BMW, the German automobile and motorcycle manufacturer, introduced the dual-sport F 650 bike in 1995, selling more than 110,000 machines in the following 15 years to riders who took the bikes both off-road and to work. In 2006, the company tweaked the design while retaining its lightweight, multipurpose appeal, producing the F 650 GS and GS Dakar.
Both models are powered by 652cc, liqiuid-cooled, single-cylinder, four-stroke engines, with dual overhead cams. The five-speed manual transmission for both models works with an oil-bathed multiple-plate clutch and a roller-type chain final drive. A telescopic fork with 6.7 inches of travel provides the front suspension for the GS; the Dakar’s telescopic fork has 8.3 inches of travel. Both machines have twin-sided swing arms with adjustable spring preload shocks in the rear. Disc brakes in front and rear furnish effective stopping power; an optional ABS system can be added—a system that may be switched on or off, depending on whether the rider is traveling on city streets or a rough trail.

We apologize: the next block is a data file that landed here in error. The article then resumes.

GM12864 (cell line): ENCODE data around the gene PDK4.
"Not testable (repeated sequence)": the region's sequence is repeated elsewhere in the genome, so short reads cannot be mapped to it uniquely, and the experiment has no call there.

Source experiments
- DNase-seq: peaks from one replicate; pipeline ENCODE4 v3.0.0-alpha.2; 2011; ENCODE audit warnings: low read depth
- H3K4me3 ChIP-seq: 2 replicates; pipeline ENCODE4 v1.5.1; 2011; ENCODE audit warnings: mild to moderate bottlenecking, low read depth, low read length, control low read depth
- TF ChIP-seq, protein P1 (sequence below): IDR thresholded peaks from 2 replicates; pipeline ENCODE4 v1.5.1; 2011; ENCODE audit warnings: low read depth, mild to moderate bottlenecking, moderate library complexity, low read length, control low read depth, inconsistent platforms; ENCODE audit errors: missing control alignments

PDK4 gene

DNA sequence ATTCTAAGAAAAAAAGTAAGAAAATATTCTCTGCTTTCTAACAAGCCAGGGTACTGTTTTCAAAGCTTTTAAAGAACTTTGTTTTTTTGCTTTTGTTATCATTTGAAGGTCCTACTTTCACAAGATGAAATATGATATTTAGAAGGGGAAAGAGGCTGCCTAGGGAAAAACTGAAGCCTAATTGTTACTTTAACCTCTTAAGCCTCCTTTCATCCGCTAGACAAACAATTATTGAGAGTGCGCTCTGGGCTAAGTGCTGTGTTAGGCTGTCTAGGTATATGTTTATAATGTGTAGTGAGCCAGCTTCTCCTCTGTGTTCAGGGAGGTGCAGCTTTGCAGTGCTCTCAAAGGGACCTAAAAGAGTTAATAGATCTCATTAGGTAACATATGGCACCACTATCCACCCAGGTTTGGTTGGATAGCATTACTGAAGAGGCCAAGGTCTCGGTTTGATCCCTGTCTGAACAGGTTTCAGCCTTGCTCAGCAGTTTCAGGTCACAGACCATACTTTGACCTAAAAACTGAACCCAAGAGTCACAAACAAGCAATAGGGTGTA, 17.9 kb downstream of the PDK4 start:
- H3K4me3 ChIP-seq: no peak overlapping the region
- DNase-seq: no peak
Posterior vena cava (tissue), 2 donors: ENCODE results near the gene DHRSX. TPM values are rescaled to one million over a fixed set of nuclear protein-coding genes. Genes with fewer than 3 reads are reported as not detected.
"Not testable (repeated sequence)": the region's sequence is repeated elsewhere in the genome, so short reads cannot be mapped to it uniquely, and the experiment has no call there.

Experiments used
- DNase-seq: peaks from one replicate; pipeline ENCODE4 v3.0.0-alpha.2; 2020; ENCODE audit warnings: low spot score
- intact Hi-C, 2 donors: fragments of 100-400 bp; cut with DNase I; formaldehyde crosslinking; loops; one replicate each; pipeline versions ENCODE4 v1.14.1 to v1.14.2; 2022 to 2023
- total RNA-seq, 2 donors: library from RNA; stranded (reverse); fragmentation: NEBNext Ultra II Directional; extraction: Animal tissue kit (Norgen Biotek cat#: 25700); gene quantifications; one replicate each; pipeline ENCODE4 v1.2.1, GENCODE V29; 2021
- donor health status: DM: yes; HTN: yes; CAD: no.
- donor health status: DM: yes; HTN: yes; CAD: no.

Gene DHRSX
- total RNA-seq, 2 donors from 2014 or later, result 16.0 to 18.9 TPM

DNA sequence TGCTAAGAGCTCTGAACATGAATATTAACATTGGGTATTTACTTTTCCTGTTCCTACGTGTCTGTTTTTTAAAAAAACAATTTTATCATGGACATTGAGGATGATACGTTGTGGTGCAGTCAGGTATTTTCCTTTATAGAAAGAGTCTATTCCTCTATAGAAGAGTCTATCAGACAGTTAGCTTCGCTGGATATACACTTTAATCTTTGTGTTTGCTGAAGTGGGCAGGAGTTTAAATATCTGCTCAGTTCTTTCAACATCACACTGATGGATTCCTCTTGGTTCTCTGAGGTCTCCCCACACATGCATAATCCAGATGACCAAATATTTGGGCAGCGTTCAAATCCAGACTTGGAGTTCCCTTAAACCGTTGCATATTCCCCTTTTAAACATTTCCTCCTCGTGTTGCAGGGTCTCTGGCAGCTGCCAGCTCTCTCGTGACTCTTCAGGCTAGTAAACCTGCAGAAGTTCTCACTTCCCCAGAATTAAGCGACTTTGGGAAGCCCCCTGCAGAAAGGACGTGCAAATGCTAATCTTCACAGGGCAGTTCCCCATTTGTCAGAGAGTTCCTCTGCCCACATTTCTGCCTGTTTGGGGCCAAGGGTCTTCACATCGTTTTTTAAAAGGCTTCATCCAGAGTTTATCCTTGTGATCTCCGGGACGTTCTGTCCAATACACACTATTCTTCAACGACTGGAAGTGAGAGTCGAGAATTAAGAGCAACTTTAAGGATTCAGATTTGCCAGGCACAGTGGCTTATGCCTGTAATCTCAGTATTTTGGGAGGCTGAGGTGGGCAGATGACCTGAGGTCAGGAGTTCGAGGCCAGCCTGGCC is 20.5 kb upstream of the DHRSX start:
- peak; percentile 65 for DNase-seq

BMW makes a wide variety of other accessories for the F 650 GS and GS Dakar, including a tall seat to give tall riders more legroom (the standard seat height is 30.7 inches for the GS and 34.3 inches for the Dakar). As you might expect from a German company, lots of technological niceties are available, including an onboard computer.
Riders comment on how much fun the BMW F 650 bikes are to ride on the highway, in the city, and off-road.